Local schools team up with Scitech and Kleenheat for future innovators event

Indigo Lemay-ConwaySound Telegraph
Participants and Kleenheat mentors worked together to solve the challenge.
Camera IconParticipants and Kleenheat mentors worked together to solve the challenge. Credit: Supplied

Teachers in Kwinana and Rockingham have teamed up with Scitech and Kleenheat to create integrated science, technology, engineering and maths lessons for their Year 5 and 6 students.

Teachers involved in the Kwinana STEM Network have participated in a development program over the past year, culminating in the Future Innovators event that was held on November 15.

During the event, teachers worked with their students to solve a real-world problem — in this case, the challenge of landing a rover on Mars from Earth while minimising the force of the impact and ensuring it landed upright and facing in a specific direction.

Seventy students and teachers from six local schools participated in the event, which provided them with the opportunity to showcase their newly developed STEM skills. The schools involved were Medina Primary School, Bertram Primary School, Rockingham Beach Primary School, North Parmelia Primary School, Leda Primary School and Safety Bay Primary School.

Using a design thinking process, the students worked with Scitech consultants and Kleenheat mentors to co-design a solution to the problem, creating a prototype and presenting their ideas at the showcase event for teachers and industry guests.

As well as mentoring students, the Kleenheat STEM professionals were also able to talk about the role STEM had in their day-to-day work and the wider industry of energy solutions.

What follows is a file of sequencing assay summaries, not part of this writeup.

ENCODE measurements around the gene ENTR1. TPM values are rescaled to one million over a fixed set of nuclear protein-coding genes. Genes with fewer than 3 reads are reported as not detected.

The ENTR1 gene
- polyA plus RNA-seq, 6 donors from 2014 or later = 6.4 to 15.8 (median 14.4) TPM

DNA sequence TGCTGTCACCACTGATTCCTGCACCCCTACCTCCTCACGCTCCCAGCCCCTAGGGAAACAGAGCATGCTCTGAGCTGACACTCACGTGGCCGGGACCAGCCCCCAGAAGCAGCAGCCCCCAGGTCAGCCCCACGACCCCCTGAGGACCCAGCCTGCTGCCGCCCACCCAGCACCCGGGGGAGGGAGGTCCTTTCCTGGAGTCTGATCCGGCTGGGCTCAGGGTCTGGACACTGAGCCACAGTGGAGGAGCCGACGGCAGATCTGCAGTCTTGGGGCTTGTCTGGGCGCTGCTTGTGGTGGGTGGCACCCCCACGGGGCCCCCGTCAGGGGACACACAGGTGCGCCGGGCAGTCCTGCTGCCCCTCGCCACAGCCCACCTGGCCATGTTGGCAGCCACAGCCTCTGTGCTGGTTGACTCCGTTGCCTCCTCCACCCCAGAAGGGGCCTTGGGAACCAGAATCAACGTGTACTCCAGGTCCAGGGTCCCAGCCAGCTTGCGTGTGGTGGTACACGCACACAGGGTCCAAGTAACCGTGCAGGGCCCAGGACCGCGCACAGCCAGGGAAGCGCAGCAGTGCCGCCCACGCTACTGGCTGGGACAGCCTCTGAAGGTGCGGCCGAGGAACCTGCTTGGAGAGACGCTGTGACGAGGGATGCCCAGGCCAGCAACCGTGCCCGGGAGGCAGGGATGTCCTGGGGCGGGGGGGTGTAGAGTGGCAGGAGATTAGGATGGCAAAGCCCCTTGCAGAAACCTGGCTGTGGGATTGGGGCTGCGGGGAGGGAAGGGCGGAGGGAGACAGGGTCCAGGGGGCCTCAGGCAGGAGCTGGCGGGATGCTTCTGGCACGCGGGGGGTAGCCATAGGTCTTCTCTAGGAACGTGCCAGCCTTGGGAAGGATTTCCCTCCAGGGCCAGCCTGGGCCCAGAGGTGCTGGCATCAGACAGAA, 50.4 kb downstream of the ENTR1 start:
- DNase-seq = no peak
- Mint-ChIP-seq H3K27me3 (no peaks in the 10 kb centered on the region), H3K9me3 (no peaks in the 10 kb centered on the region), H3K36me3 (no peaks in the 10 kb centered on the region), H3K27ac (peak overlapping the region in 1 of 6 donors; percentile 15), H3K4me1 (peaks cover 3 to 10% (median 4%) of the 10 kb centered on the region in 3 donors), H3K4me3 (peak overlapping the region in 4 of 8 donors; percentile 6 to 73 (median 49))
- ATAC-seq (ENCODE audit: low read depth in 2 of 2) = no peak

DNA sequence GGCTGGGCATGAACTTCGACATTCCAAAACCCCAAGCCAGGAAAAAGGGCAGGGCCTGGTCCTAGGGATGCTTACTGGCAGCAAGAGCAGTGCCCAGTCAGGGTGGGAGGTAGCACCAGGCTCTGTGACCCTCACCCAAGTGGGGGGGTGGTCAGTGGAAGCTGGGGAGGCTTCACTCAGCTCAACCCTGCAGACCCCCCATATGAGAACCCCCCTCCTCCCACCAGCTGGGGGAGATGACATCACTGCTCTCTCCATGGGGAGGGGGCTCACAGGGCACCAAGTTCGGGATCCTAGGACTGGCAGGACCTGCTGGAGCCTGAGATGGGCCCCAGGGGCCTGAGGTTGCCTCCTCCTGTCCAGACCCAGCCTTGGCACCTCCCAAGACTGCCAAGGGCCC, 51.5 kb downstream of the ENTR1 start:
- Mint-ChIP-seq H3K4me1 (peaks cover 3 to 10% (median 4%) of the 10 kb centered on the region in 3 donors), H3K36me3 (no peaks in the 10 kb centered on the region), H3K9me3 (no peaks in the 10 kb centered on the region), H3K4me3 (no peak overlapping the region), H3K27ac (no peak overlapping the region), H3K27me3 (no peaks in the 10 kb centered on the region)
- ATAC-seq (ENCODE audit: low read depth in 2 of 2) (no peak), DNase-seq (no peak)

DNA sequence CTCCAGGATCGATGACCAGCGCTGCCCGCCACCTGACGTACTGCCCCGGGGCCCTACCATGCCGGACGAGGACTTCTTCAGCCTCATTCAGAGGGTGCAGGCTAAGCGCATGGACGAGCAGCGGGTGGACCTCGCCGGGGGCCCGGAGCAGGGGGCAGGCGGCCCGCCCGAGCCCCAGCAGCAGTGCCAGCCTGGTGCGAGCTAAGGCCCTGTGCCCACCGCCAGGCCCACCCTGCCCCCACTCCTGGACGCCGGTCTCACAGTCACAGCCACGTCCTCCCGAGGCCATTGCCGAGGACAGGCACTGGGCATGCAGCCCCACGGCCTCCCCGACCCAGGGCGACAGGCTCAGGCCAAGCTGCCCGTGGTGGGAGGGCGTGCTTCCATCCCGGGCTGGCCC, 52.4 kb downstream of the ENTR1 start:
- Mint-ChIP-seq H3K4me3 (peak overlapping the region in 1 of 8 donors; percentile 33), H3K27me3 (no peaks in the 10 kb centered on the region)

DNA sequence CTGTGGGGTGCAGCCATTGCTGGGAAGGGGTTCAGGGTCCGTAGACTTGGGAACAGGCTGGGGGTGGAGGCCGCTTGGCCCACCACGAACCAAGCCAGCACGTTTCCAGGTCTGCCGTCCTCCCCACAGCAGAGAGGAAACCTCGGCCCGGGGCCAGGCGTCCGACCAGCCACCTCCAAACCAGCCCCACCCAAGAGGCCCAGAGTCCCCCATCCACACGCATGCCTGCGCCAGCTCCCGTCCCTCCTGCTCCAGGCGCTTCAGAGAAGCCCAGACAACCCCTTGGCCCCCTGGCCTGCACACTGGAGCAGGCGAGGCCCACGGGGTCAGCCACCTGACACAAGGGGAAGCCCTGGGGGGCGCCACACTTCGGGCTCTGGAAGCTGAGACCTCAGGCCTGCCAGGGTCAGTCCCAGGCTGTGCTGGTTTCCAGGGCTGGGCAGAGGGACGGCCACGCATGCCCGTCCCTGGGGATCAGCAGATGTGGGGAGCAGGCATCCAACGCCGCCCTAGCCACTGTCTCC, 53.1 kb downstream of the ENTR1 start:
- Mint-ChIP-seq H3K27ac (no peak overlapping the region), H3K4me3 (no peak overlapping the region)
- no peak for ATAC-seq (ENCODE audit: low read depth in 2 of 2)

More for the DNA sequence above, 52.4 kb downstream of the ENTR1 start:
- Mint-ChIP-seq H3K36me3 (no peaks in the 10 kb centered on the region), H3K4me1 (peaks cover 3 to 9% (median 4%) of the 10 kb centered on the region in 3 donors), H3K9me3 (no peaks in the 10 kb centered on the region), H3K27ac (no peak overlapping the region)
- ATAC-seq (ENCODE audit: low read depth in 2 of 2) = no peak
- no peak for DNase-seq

Kleenheat general manager Tanya Rybarczyk said the program supported teachers and the vital work they did in facilitating a greater understanding of STEM subjects.

“Teachers who participate in the program will leave with additional knowledge to develop STEM lesson plans to share with generations of students as they pass through the primary school education system,” Ms Rybarczyk said.

“There are obvious benefits to students as well. Students who have a sound knowledge of STEM subjects and skills tend to have access to a greater number and variety of career options.”

Scitech interim chief executive officer Sam Kronja said the program gave teachers important tools, skills and practical application in STEM development and education for students.

“The Kwinana STEM Network has been incredibly valuable in supporting teachers to integrate STEM more effectively into their classroom teaching, giving students the opportunity to develop a better connection and deeper understanding with STEM and 21st-century skills such as problem-solving, creativity, design and critical thinking,” Mr Kronja said.

“We are able to empower teachers through this program so they have the skills to ensure students can have that solid foundation for successful STEM learning which can hopefully take them beyond school and into their career.”

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